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Vaginal Discharge

Vaginal discharge can be normal or abnormal. In pre-menopausal women, the hormonal changes cause the cervix to produce mucus, which becomes visible as discharge from the vagina. This usually has a cyclical pattern – that is, you will notice more mucus at some times in your cycle than others. This vaginal mucus tends to decrease at the time of menopause. Knowing what is normal in terms of vaginal discharge is important in being aware of your health in general, and your reproductive health in particular. At Equilibria, we can teach you how to recognise what is normal and what isn’t. We can also teach you to interpret patterns in your hormonal health based on recognition of the mucus changes. In this way, you can choose to take action if your hormonal health is less than ideal.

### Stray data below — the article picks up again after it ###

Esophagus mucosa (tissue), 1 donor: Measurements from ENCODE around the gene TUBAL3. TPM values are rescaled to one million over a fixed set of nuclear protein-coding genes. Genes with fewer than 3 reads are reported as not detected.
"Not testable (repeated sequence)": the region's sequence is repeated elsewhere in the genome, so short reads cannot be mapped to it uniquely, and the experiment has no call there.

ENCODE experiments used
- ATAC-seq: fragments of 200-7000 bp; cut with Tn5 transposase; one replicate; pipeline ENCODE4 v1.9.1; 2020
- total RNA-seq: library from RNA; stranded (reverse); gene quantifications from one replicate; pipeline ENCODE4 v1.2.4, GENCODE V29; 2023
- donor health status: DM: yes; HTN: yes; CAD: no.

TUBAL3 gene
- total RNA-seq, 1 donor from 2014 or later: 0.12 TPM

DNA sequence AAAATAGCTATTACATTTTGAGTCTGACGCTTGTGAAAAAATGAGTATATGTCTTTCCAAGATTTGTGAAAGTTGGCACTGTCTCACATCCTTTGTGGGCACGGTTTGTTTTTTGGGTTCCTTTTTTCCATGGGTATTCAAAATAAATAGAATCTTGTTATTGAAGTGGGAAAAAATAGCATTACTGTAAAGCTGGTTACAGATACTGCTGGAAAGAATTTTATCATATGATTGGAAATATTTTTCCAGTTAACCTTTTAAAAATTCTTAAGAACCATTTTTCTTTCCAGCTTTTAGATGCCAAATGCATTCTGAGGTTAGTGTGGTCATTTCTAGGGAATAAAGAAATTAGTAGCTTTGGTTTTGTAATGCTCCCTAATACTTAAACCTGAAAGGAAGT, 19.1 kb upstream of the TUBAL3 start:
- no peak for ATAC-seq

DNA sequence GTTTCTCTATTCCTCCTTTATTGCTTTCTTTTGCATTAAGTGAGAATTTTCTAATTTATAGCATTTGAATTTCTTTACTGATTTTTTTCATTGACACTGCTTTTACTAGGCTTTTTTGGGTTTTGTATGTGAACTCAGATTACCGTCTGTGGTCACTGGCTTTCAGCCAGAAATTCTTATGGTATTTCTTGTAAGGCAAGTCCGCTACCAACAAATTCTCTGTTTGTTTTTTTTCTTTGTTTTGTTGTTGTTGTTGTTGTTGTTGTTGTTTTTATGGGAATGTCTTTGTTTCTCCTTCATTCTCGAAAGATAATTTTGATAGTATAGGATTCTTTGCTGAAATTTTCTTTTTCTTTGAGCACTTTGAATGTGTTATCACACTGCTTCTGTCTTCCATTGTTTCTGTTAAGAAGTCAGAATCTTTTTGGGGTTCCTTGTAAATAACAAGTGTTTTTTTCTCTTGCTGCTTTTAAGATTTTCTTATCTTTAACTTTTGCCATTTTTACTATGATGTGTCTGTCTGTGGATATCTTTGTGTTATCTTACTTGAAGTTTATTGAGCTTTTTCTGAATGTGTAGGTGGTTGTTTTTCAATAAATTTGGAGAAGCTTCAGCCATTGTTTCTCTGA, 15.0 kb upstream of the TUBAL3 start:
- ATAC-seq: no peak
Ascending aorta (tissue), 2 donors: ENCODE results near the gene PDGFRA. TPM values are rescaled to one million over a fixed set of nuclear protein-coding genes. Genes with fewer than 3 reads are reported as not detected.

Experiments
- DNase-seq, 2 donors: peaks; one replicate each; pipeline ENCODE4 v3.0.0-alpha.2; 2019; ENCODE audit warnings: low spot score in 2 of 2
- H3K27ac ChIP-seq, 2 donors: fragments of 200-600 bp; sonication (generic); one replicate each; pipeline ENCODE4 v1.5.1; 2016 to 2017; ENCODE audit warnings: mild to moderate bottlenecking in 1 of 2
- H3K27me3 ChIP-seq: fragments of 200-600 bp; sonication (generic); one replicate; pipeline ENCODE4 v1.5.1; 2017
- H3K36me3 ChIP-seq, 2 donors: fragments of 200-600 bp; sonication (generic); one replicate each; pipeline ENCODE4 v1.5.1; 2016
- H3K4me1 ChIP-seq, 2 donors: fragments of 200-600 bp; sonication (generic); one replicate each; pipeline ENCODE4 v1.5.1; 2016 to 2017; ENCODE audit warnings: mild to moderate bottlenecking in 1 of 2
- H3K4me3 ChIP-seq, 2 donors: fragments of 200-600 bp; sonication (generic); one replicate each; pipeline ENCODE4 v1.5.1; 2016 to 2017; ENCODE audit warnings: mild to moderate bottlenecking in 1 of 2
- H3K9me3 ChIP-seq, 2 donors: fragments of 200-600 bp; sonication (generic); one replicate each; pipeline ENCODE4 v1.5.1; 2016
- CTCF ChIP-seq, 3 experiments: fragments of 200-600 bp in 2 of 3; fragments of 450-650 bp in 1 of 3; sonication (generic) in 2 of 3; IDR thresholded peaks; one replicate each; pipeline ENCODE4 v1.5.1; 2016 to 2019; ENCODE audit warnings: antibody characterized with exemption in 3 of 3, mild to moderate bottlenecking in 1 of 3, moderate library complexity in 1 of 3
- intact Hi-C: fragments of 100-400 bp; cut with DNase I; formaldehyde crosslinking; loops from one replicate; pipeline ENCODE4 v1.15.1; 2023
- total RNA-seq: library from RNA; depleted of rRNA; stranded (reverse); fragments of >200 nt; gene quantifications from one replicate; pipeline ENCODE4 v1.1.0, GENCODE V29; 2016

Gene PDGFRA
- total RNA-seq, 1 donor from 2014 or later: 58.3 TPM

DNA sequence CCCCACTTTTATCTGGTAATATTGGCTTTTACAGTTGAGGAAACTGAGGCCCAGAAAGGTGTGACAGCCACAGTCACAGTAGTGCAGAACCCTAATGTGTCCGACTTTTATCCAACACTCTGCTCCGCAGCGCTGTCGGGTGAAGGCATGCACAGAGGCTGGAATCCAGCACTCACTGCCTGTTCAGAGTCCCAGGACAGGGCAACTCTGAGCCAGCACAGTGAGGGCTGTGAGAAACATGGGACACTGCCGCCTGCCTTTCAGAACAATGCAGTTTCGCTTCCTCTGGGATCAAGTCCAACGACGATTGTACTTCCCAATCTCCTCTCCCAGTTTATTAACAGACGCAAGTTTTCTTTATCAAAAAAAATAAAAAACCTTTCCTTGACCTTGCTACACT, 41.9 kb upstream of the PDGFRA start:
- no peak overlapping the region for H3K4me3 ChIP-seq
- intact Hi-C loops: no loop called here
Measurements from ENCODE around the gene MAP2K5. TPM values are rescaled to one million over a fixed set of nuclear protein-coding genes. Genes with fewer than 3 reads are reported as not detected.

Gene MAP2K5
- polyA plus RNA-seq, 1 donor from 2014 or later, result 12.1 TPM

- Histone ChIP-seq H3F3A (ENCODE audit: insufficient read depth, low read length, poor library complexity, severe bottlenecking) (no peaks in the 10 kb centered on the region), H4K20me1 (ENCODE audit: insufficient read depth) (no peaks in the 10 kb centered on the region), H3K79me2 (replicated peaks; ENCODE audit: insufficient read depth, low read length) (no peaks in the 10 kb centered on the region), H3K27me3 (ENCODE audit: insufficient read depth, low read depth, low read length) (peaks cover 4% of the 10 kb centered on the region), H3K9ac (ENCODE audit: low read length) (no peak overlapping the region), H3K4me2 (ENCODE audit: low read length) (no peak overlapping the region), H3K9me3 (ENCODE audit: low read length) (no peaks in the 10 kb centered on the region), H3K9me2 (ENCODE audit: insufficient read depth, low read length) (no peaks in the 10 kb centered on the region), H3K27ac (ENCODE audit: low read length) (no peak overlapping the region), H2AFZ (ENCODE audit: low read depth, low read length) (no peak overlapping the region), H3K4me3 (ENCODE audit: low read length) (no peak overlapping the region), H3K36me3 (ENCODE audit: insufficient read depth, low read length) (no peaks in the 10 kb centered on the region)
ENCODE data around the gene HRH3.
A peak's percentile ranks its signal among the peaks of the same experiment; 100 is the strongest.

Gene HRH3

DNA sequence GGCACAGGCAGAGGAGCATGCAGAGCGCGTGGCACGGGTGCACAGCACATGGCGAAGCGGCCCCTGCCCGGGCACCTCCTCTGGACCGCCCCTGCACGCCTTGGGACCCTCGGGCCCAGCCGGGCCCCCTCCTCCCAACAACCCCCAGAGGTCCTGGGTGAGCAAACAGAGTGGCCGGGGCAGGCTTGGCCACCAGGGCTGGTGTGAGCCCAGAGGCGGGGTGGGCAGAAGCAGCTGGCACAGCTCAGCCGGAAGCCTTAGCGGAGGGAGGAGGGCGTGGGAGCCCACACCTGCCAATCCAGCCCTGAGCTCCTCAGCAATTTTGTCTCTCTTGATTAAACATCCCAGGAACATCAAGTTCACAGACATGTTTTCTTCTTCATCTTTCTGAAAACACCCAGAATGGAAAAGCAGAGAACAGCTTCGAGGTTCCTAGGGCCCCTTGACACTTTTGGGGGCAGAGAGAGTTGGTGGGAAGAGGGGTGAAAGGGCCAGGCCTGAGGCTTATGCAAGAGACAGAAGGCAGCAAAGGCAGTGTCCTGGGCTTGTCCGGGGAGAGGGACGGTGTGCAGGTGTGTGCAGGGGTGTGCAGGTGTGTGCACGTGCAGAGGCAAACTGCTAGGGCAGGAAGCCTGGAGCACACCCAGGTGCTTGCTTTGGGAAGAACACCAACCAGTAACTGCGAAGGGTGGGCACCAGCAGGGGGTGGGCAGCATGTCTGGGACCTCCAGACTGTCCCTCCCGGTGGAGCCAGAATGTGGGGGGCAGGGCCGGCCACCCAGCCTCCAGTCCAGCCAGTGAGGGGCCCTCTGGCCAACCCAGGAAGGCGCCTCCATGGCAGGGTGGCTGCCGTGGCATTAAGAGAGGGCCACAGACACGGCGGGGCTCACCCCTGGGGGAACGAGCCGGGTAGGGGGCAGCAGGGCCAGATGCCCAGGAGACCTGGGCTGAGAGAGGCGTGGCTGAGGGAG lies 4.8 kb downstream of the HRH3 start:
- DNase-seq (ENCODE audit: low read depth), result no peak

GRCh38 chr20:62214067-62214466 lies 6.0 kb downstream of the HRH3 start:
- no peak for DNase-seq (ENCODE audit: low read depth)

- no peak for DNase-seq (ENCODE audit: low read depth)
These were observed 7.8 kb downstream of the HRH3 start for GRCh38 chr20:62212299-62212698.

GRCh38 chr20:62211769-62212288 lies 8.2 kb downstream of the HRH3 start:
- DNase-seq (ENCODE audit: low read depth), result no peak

Abnormal vaginal discharge can occur when there is vaginal infection, for example, thrush, bacterial vaginosis, gardnerella,or sexually transmitted infections such as trichomoniasis or chlamydia. It can also occur if there is a foreign body in the area, such as an undissolved stitch after gynaecological surgery. Normally, this discharge looks different to your normal discharge – it may be a different colour or consistency or there may be more than usual, and it is often smelly. However, as there is a wide variation in normal discharge in women – and even within your own cycle – it is most important to know and understand your own patterns. At Equilibria, we can teach you the skills you need to do this.

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